Who knew he was even active?

    Floundering in the International League (5.14 ERA, 7 HR allowed in 49.0 IP) made his prospects of securing a major league job seem bleak.



    Fortunately, the depleted Miami Marlins extended an opportunity to the right-hander. He distinguished himself in spring training, but the correlation between March and April effectiveness has always been insignificant.

    At this point, however, it's finally possible to trust Slowey. He made quality starts against the Atlanta Braves and Cincinnati Reds.

    Through five turns of the rotation, he and Boston Red Sox ace Jon Lester own near-identical statistics.

5. Patrick Corbin (Arizona Diamondbacks)

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    The Arizona Diamondbacks liked what they observed from Patrick Corbin in Cactus League play. They believed he had the potential to stick in the majors.

    After a brief stretch of dominance at Double-A, they recalled him to fill in for Daniel Hudson. But mixed results led to a demotion after five starts.

    He returned to the big leagues at midseason and excelled out of the bullpen (1.54 ERA in 11.2 IP). Still, Arizona was unsure if he could help as a member of its rotation.



    Corbin and newly acquired Randall Delgado spent the preseason battling for the No. 5 spot. The choice became obvious in late March as Delgado struggled, while the lefty emerged as the club's strikeout leader.

    That success has translated to the real games. Each of Corbin's outings have coincided with Arizona victories, and he's working efficiently (less than 15 pitches per inning). Beginning 73 percent of all plate appearances with strikes obviously helps with that. shows that a sub-1.00 WHIP puts this former second-round draft pick in exclusive company with the likes of Yu Darvish and Matt Harvey.

4. John Buck (New York Mets)

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    Just like the previous year, the Miami Marlins intended to use John Buck behind the plate regularly. Based on his career production, they expected a slight uptick in production.

    He instead spent the summer slumping. Between May and August, his season batting average never even reached .200. Rookie Rob Brantly leapfrogged him on the depth chart upon arriving from the Detroit Tigers.

    Desperate to dump salary, the Fish included him in their infamous November blockbuster with the Toronto Blue Jays. Then, he was flipped to the New York Mets several weeks later. Contrary to popular belief, the Mets requested Buck's inclusion in the R.A. Dickey trade (via Adam Rubin of They valued his defensive knowledge and clubhouse presence and would've tolerated his below-average bat.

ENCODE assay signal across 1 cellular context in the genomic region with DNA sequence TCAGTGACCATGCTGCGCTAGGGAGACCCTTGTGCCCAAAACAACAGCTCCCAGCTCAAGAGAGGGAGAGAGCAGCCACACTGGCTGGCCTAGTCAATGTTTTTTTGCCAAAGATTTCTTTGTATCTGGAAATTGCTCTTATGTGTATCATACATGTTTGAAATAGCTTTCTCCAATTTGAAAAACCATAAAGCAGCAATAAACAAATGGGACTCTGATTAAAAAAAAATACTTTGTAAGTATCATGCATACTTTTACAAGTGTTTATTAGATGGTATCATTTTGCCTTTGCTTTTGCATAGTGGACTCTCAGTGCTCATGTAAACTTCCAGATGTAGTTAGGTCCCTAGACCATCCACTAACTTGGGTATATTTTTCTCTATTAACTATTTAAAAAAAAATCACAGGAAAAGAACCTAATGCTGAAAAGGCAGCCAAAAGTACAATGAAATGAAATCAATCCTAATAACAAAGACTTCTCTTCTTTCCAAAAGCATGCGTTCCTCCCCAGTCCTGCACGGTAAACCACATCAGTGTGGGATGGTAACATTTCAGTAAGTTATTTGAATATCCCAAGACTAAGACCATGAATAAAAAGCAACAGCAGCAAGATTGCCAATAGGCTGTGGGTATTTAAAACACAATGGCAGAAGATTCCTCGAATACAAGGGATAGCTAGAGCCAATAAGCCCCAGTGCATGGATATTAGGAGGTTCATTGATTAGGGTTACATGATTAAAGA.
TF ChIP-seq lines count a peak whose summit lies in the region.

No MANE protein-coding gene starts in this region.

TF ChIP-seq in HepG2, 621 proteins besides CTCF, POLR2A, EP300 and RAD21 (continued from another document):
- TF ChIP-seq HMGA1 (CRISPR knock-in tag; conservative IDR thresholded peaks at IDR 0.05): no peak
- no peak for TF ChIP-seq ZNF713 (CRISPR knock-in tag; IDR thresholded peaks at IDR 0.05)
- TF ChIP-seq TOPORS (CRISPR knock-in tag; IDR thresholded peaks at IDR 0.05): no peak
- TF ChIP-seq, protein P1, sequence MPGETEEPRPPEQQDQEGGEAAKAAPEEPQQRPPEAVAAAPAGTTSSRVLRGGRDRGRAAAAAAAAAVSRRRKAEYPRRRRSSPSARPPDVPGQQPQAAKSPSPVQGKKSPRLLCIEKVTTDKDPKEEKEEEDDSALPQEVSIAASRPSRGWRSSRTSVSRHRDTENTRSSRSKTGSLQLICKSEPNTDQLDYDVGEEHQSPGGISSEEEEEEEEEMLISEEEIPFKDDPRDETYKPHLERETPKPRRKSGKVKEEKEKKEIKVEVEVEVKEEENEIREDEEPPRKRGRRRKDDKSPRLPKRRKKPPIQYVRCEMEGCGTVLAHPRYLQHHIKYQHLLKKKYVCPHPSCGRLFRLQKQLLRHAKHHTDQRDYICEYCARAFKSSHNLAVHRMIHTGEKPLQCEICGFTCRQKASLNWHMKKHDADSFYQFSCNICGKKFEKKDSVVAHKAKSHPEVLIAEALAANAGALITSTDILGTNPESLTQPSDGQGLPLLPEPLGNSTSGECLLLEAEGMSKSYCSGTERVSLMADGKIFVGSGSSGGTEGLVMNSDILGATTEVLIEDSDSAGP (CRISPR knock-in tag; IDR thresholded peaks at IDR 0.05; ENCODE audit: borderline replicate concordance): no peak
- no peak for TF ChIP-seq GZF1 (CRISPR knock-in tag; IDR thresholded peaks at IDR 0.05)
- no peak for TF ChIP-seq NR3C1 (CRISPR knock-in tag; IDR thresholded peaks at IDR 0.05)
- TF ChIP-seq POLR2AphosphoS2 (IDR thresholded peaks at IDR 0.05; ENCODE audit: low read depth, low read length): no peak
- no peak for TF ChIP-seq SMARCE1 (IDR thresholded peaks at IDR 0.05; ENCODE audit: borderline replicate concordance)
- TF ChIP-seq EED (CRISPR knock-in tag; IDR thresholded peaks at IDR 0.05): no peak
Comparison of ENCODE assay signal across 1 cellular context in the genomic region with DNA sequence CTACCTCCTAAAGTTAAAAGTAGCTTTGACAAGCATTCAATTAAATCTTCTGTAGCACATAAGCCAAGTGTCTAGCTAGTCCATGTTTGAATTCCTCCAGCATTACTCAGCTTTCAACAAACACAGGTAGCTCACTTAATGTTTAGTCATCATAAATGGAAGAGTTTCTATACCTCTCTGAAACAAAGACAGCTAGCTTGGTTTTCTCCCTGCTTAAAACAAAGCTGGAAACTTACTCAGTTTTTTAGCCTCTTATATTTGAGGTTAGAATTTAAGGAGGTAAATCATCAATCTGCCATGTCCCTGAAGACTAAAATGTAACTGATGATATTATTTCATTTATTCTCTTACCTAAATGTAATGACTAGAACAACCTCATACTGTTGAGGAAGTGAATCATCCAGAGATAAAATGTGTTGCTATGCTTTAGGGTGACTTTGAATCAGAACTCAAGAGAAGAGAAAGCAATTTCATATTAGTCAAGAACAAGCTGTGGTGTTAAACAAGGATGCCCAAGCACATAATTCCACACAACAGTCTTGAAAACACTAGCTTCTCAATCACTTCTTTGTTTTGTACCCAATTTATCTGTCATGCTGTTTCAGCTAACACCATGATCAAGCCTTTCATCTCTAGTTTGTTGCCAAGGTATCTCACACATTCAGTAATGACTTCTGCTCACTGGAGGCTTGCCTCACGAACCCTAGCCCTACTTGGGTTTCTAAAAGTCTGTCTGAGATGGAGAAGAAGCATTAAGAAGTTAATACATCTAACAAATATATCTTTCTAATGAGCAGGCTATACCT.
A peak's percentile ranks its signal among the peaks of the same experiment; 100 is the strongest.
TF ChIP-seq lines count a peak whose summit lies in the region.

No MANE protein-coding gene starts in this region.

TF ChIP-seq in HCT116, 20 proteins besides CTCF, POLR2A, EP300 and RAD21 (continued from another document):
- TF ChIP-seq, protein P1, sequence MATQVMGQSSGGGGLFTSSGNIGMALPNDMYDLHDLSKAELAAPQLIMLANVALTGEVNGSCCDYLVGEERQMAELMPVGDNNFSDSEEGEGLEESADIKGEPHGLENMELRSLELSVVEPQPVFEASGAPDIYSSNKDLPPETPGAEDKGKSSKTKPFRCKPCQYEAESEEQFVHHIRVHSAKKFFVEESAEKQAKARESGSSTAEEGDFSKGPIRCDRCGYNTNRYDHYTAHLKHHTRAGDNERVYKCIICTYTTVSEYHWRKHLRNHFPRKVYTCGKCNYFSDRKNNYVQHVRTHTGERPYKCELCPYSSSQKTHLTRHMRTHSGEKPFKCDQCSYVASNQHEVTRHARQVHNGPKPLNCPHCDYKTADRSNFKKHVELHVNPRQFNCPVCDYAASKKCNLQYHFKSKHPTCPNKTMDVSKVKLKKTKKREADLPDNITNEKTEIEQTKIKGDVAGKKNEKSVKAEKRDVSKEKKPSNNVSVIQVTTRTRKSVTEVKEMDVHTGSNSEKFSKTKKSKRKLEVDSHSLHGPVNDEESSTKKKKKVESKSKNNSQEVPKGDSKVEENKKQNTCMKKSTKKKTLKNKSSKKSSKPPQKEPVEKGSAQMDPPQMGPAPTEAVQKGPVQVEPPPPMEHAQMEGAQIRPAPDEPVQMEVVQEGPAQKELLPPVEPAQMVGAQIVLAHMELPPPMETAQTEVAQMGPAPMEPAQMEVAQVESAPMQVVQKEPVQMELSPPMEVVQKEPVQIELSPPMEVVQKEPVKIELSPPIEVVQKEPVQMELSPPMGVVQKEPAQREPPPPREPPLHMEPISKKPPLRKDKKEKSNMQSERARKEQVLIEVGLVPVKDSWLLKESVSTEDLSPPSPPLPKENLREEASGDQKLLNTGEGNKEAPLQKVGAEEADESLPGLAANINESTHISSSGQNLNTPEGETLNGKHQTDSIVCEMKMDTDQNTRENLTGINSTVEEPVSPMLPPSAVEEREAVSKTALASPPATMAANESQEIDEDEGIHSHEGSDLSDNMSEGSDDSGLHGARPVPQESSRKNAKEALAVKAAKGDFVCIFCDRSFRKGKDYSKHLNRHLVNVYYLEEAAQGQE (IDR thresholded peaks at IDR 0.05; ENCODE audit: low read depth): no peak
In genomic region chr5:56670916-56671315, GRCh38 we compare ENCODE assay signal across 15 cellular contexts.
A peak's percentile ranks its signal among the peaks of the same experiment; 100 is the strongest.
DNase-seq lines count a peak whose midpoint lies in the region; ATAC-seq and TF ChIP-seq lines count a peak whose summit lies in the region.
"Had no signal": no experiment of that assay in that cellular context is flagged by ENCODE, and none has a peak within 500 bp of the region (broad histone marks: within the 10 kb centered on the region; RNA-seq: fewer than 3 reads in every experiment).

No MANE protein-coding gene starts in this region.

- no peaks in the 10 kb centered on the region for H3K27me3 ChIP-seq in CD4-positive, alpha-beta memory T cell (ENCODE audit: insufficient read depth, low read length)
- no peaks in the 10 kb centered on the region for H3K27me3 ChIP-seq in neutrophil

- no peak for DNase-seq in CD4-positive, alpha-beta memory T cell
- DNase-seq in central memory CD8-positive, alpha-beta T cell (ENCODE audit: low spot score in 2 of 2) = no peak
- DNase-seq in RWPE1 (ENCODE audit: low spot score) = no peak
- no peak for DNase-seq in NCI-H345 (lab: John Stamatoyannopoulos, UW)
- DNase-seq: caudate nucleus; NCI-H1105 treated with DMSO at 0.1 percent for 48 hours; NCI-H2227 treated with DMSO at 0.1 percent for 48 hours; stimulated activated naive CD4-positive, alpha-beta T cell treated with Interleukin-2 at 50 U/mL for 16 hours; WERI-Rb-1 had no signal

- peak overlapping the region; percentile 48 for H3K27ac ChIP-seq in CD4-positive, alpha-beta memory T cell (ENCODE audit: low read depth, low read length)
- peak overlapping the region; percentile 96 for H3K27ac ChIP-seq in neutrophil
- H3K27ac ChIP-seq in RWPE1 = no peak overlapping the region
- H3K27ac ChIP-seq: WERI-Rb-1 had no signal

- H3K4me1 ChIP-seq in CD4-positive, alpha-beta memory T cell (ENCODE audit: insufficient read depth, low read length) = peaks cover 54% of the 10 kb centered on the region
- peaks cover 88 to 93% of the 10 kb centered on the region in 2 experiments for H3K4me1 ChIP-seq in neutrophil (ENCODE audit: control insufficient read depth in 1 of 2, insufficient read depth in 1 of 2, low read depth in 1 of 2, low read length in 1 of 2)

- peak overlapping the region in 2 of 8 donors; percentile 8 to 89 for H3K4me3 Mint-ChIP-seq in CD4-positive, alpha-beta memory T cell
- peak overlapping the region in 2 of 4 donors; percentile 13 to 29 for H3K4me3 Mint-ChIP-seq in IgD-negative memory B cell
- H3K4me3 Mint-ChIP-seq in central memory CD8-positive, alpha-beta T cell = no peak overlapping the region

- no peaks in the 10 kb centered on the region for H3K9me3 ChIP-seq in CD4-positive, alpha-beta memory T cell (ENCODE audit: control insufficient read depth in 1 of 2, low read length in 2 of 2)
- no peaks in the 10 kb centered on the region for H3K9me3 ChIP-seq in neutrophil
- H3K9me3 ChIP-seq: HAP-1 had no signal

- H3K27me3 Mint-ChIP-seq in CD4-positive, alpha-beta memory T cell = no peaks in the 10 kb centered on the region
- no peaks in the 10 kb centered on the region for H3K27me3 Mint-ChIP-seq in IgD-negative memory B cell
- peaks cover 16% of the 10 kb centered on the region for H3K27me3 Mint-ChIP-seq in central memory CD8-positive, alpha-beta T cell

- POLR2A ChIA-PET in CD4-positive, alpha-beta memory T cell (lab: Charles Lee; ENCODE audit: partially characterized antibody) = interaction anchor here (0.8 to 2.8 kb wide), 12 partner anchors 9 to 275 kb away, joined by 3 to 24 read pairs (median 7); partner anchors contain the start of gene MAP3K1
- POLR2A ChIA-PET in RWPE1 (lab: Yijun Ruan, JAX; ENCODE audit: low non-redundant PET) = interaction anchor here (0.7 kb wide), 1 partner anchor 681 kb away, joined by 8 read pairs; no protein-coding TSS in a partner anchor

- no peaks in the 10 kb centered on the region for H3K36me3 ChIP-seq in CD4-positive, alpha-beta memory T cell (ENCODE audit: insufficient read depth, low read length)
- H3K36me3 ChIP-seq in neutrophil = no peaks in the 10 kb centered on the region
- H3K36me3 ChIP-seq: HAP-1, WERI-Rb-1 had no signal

New York never dreamed that this Travis d'Arnaud stopgap could serve as the team's leading run producer.

    Buck has only had one comparable stretch of brilliance during his nine previous major league seasons. It began on April 29, 2010 and carried him to an All-Star selection (h/t

3. Chris Johnson (Atlanta Braves)

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    Chris Johnson split the season with the Houston Astros and Arizona Diamondbacks. His .281/.326/.451 batting line barely compensated for his shaky defense at third base.

    He initially dominated in the desert, clubbing five home runs and 15 RBI through eight games (1.284 OPS).

    But putting balls in play became an issue for much of August and September. 



    Just days after avoiding arbitration with a $2.29 million contract, Johnson was shipped to the Atlanta Braves in the long-awaited Justin Upton trade.

    Late in spring training, manager Fredi Gonzalez decided that he would platoon with Juan Francisco at third base (via's Mark Bowman). The 28-year-old played irregularly when the regular season opened (two starts through April 6), but then Freddie Freeman landed on the disabled list with a strained oblique. He posted gaudy numbers in Freeman's absence and has stayed atop the MLB leaderboard in batting average.

    It's been surprisingly to see Johnson figure out southpaws, who gave him trouble the past couple of seasons.

2. Carlos Villanueva (Chicago Cubs)

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    With the Toronto Blue Jays pitching staff decimated by injuries, Carlos Villanueva earned a promotion from the bullpen in late June.

    His first five starts were encouraging. The Blue Jays won each of them, as the right-hander consistently held the opposition to three runs or less and survived into the middle innings.

    However, Villanueva's tendency to induce fly balls came back to bite him in September. His overall performance in the rotation was typical of a back-end contributor: 16 GS, 5-7, 4.50 ERA, 1.22 WHIP.

    General manager Alex Anthopoulos dropped hints that he didn't fully trust the impending free agent to withstand a full season's workload (via John Lott, National Post). Sure enough, Toronto acquired pitching reinforcements through trades with the Miami Marlins and New York Mets.



    Villanueva would already have multiple victories this season with an adequate bullpen behind him. Carlos Marmol, unfortunately, has twice blown save opportunities when relieving him.

    Across both leagues, only the aforementioned Clay Buchholz claims a superior earned run average and larger workload.

    Villanueva's 3.50 strikeout-to-walk ratio is his best since 2006, when he was a rookie with the Milwaukee Brewers.

1. Vernon Wells (New York Yankees)

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    Vernon Wells became fixated on pulling every pitch to left field. His home run rate stayed consistent, but he continued to suffer in all the triple-slash categories and lost his starting job. Defensive-minded players like Gerald Laird and Ruben Tejada were better than Wells in terms of OPS.

    Anemic production combined with an inflated salary made him a punch line. The veteran outfielder also missed 10 weeks of action after tearing a ligament in his thumb.



    The New York Yankees panicked to acquire Wells toward the end of spring training. They agreed to take responsibility for $13.9 million of his remaining contract, though only because preseason injuries had left the lineup depleted.

    So far, the 34-year-old has silenced the naysayers. According to FanGraphs, he ranks No. 2 among all Yankees in WAR, trailing only Robinson Cano.

    As the ESPN Home Run Tracker demonstrates, Wells still prefers to pull the ball.

    That's what makes his turnaround so surprising. Despite staying the same in every way, he has gone from undesirable to indispensable.